Dec 06, 2014
Planning for the psychosocial aspects of Ebola virus disease
An excerpt from Health Workforce Resiliency: Planning for the Psychosocial Aspects of Ebola Virus Disease in Manitoba. Developed by the EVD Psychosocial Working Group, Manitoba Health, Healthy Living and Seniors. Oct. 30, 2014.
Increasing resilience at both an organizational level as well as an individual employee level is essential during any health emergency. Effective planning for health emergencies is dependent on the capacity of the health sector to identify and implement individual and systemic practices that will increase resilience. The more resilient an organization’s service providers are, the more effective system-wide EVD outbreak preparedness and response will be. Institutional and organizational issues significantly impact the level of stress and wellbeing of all staff, medical and non-medical personnel alike.
Wellbeing and quality of work can be enhanced when stress-inducing working conditions and organizational issues are addressed. Common organizational issues that contribute to significant stress during health crises include: unclear job description or role on a team; lack of access to up-to-date information about the situation; poor briefing and preparation; inadequate training for assigned tasks; lack of boundaries between work and rest time; inconsistent or inadequate supervision; lack of acknowledgement or appreciation for worker efforts; and, lack of focus on staff wellbeing.
Creating workforce resiliency during an EVD outbreak
There are three major psychosocial goals that are essential to effective EVD response. They include:
- Maximize personal and social resilience
- Increase understanding of and compliance with public health measures
- Support worker resilience (e.g., first responders, health care providers, social care staff, volunteers)
Under the conditions posed by EVD, supporting worker resilience is an important but potentially daunting task for health authorities. An EVD outbreak, similar to previous pandemics, has the potential to cause extraordinary occupational stress for health care workers. EVD elicits a variety of reactions in those who may be at risk for exposure. Due to the severity of the disease, many people are fearful and the risk for stigmatization is high. Rumors and misconceptions can travel quickly throughout organizations or communities unless key information is widely and regularly shared in a variety of easily accessible ways, especially information related to how EVD is transmitted and how to prevent transmission.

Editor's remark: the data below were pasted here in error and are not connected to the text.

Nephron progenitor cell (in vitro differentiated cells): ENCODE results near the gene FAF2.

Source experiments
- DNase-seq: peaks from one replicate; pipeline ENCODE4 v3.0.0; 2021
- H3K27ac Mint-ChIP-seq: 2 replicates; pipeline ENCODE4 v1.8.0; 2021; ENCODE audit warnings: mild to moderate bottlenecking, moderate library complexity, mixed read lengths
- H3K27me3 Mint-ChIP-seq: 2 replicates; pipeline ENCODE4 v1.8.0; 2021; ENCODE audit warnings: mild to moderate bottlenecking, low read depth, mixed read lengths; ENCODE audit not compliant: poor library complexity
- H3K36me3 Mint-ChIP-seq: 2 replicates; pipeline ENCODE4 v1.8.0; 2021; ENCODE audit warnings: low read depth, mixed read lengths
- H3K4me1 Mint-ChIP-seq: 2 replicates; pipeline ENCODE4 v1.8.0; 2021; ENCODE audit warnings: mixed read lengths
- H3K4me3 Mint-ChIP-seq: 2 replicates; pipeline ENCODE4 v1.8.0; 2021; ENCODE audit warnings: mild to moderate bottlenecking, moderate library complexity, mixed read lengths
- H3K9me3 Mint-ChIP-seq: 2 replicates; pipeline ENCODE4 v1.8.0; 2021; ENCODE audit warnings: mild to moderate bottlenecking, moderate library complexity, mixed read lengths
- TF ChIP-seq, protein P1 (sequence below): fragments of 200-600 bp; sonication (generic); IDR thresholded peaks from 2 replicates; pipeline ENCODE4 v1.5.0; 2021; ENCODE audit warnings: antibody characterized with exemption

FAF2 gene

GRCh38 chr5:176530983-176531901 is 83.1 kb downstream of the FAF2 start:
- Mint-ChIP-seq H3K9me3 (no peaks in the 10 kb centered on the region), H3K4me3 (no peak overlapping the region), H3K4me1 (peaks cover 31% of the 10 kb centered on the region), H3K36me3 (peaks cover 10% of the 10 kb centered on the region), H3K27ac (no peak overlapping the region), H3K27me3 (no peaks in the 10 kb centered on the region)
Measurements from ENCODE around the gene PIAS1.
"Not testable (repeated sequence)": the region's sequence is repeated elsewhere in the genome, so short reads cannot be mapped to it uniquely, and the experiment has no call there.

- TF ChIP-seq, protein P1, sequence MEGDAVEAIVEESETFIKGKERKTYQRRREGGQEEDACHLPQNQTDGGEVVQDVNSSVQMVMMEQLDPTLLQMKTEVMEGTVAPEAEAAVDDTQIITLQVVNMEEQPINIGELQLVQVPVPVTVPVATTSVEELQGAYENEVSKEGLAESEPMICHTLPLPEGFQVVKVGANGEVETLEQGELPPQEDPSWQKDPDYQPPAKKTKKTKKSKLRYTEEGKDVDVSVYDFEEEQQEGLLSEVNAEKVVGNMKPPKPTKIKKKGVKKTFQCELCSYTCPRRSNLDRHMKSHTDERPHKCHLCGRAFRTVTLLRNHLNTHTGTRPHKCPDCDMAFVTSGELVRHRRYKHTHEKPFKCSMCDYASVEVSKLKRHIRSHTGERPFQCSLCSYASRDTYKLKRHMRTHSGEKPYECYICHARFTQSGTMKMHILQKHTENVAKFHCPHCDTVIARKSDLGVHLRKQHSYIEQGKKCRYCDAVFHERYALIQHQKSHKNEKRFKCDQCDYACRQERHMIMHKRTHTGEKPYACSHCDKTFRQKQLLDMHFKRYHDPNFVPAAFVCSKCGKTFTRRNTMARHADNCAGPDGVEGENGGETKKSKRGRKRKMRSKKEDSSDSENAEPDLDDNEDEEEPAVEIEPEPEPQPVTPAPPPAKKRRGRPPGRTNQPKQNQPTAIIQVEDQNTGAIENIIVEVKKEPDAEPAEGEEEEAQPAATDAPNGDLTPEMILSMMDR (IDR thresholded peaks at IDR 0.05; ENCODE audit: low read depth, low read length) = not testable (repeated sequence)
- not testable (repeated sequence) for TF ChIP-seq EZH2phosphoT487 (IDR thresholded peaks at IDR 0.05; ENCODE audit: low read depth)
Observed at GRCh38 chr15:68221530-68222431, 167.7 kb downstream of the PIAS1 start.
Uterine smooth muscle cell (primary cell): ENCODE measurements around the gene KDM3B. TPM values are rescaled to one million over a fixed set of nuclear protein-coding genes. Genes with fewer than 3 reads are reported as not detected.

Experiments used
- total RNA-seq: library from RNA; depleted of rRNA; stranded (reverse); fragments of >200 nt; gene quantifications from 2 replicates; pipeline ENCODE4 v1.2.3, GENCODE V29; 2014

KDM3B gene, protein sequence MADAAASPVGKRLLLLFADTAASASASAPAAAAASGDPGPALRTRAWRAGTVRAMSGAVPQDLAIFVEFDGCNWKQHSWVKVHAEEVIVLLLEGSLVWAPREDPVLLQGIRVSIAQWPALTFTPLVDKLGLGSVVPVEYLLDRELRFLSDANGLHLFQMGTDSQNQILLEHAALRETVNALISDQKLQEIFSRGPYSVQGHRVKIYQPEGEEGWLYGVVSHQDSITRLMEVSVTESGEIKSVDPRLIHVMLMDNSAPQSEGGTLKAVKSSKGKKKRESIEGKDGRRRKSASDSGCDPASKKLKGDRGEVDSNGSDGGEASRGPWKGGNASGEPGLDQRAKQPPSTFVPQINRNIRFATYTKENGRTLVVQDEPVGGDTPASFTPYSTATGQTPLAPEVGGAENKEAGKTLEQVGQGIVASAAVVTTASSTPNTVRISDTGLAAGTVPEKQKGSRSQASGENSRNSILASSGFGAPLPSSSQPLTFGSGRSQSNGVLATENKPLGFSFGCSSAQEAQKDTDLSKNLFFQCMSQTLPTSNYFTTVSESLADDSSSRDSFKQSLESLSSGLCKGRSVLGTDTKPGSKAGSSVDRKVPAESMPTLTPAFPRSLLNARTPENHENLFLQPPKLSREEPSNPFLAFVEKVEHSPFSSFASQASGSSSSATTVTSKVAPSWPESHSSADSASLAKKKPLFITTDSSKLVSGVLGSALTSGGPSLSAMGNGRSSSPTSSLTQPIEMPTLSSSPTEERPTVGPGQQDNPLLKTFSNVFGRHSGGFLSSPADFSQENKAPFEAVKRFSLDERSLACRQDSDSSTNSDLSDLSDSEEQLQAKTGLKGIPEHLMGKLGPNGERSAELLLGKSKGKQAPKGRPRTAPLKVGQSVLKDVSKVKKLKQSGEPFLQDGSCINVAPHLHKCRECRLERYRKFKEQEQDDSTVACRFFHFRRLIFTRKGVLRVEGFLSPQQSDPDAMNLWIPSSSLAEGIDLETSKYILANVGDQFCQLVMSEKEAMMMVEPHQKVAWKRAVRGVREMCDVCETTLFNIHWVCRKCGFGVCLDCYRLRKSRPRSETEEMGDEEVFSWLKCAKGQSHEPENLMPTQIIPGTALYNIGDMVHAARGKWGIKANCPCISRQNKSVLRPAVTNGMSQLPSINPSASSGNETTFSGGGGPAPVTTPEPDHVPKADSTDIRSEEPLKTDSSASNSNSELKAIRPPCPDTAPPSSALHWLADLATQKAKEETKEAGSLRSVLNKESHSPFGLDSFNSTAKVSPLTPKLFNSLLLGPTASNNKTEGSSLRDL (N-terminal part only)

Sources of stress for health sector workers during epidemics and pandemics may include, for example, increased risk of infection, exposure to a high number of distressed clients, increased workload demands, workforce shortages, shifts in roles and responsibilities, shifts in daily routines and practices, and potential to work in non-traditional sites or under exceptional circumstances. When such pressures continue over a period of time, they can reduce a person’s ability to perform assigned duties and may have long-term effects such as contributing to the development of a mental health problem.
Targeted health workforce objectives
The psychosocial impacts of EVD can be reduced through strategic planning, use of best practices, an appropriate use of human and organizational resources, and a work atmosphere which emphasizes dignity for all.
Below are key objectives and associated actions that can contribute to workforce resiliency in preparation for, and during, an EVD outbreak. The proposed actions must be undertaken and adapted depending upon the degree of exposure to EVD within the health sector and the characteristics of the epidemic.
OBJECTIVE 1: Strengthen organizational capacity to manage psychosocial aspects of an EVD outbreak and integrate psychosocial considerations into all EVD plans
- Educate organizational leadership in psychosocial aspects and impacts of EVD.
- Develop specific workforce resiliency plans to support all staff and essential service providers.
- Establish an EVD worker care team to:
- identify general worker needs
- support staff in addressing immediate personal concerns that arise, and
- liaise with senior management about worker care concerns
OBJECTIVE 2: Develop a communication plan that proactively addresses the needs of all staff